This is something we are being asked about on increasingly regular occasions, as with many things unfortunately inflation etc. also impacts the cost of leasing vehicles and can make it seem more expensive. However, unlike with other industries the automotive industry can be effected by many other external influences, below we will explain why costs are increasing.
According to research which has been released this week, the average cost of leasing a new car in the UK has increased by 9% in the last 12 months alone. In February 2017, the average cost of a lease car was £232 per month this has now increased to £253 per month as of February 2018. The unfortunate reality is that many cars leased in the UK are either manufactured in mainland Europe or the head offices of the companies are based there, with the GBP rate still weak in comparison to historical levels (it currently sits 14% down against the Euro when compared to pre-Brexit levels), we are getting less for our money when it comes to cars.
Historically the UK has received preferential pricing for new vehicles due to the buoyancy of the automotive market here and we have received abundances of unsold, excess stock from the continent to sell at discounted rates. In recent years the European market has began to catch us up and is now almost as buoyant as the UK and so our advantageous position of discount seems to be coming to an end. Manufacturer price increases seem to be happening on an increasing basis with many cars having their prices increased anywhere between £500 and £1,500 each time there is a price change; this is a direct response from the manufacturers as they see their own supply chain costs increase at a steady rate.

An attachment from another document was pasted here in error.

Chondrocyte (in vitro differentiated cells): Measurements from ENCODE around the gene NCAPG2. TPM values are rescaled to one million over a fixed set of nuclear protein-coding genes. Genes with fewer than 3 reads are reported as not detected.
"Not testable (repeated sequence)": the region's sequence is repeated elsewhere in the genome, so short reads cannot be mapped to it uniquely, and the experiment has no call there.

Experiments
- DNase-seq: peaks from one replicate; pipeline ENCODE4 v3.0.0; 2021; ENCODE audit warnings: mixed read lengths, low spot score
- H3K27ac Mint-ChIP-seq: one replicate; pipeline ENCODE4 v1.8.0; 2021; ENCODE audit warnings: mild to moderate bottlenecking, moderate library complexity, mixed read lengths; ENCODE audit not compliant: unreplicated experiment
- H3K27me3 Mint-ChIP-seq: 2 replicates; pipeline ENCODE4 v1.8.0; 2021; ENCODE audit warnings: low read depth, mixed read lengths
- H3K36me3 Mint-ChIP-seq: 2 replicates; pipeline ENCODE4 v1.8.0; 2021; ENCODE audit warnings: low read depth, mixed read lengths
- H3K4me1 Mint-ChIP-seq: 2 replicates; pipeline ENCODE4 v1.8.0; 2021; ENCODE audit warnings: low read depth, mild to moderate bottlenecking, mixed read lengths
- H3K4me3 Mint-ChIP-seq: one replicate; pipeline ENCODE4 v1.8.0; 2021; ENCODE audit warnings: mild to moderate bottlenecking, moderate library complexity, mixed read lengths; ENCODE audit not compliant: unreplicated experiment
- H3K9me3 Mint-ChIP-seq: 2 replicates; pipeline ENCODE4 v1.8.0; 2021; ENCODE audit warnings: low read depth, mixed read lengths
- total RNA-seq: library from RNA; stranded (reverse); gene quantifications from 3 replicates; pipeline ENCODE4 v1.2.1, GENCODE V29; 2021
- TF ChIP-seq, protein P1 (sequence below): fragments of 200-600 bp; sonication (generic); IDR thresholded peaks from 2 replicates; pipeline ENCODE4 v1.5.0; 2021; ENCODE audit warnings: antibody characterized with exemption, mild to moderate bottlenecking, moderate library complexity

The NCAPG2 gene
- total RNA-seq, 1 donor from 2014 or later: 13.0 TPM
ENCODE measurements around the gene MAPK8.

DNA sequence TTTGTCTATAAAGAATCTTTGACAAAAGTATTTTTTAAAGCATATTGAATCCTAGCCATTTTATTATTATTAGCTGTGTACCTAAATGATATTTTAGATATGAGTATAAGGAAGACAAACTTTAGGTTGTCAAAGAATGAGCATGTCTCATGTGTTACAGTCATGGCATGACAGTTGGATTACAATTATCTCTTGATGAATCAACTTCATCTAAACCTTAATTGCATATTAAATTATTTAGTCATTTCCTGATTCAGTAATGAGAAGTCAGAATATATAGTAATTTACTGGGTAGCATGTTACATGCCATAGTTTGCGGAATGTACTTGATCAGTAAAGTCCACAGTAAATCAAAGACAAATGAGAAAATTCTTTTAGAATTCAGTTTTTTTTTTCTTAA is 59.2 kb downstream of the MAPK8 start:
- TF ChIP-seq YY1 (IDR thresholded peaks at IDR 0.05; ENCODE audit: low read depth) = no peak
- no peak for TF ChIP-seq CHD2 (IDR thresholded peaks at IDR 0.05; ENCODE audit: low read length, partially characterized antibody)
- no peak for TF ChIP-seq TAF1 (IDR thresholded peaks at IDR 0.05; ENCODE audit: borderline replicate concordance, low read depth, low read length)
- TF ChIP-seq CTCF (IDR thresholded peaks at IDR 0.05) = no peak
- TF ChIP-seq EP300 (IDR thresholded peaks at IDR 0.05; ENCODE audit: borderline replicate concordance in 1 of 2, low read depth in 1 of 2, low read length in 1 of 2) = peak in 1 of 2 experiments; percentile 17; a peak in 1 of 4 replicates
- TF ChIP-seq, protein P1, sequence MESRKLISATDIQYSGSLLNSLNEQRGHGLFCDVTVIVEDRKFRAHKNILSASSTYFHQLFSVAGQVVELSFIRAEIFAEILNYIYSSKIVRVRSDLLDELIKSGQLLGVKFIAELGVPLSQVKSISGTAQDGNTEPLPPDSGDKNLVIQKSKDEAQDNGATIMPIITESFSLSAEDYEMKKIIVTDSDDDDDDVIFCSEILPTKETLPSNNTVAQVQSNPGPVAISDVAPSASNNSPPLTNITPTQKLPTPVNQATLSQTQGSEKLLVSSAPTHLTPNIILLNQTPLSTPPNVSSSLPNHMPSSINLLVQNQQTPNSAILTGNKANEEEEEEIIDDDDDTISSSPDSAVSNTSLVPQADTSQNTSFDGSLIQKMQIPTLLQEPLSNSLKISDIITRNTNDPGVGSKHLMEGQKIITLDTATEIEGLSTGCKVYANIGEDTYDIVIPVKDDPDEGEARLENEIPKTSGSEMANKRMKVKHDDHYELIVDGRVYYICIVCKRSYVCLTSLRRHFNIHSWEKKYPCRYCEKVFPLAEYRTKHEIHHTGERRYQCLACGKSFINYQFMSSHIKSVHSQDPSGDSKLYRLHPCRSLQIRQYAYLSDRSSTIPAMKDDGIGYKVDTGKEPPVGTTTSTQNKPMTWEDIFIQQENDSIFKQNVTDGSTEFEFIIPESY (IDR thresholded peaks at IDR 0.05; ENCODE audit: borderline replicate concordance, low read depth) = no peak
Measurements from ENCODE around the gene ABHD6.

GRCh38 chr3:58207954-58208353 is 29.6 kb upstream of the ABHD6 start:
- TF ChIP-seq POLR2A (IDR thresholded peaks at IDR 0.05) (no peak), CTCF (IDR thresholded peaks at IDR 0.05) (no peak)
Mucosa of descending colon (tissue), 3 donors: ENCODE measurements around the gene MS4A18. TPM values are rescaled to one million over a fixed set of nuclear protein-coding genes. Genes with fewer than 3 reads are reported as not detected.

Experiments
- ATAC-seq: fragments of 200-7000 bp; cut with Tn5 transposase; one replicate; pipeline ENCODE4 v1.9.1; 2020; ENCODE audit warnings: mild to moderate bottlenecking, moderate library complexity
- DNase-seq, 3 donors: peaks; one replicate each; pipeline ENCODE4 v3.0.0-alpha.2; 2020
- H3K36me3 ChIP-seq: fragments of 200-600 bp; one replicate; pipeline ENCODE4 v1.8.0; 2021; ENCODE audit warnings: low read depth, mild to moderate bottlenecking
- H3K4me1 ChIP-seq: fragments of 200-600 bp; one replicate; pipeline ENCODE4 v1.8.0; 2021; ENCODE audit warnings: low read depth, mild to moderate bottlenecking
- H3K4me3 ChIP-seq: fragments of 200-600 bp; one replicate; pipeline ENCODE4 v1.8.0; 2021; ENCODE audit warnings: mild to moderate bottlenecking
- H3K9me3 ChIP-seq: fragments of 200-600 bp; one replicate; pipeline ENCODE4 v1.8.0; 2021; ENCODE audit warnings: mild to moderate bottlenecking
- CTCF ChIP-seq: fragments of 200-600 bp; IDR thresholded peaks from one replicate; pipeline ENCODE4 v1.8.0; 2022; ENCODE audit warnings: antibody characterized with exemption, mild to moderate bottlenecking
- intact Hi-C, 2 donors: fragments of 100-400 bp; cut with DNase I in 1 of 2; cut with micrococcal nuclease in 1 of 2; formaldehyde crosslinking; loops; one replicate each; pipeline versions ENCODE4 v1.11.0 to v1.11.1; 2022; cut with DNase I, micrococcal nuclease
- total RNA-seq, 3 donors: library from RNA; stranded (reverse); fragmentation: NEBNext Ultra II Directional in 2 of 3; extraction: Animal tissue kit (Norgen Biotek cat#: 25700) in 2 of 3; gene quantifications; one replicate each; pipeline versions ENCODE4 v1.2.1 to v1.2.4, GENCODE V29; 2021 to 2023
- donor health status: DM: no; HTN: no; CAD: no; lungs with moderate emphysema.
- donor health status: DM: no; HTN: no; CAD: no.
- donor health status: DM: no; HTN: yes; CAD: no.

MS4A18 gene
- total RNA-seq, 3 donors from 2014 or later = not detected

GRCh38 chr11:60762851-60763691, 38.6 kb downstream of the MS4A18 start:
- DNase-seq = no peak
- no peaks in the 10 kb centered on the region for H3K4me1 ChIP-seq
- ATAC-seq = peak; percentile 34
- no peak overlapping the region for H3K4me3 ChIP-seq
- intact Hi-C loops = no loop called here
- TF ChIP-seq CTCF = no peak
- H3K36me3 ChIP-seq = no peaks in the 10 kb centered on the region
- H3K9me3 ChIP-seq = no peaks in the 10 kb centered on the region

In addition to the current market turning against our favour, there is also set to be fluctuations in the cost of leasing diesel vehicles following the recent emissions scandals. Prices will most likely be negatively impacted owing to the expected residual value of the vehicle at the end of the contract.
With the face of the UK's economic climate changing and constantly evolving, only time will tell if we will see the trend get bucked or whether prices will continue to climb. One thing is for sure though, no matter what happens we will always endeavour to find you the cheapest deal we can.
Green Cars’ is the term used for zero, low and ultra-low emission vehicles (ULEVs) - with pressure being applied to lower global emission levels, the need for “eco-friendly” vehicles is on the rise. Many countries now have plans in place to abolish the use of combustion engines before the turn of the century and so more and more vehicles we see on the roads will be Electric, hybrid or very low emission petrol and diesels.
Although beneficial to the environment, ‘Green Cars’ are also beneficial from a taxation view. The lower a vehicle’s emissions banding, the lower the taxation placed against it. Many manufacturers have tapped in to this ever-growing market with their own offerings, however, Volvo were the first manufacturer to state that every one of their models will be either electric or hybrid options from 2019.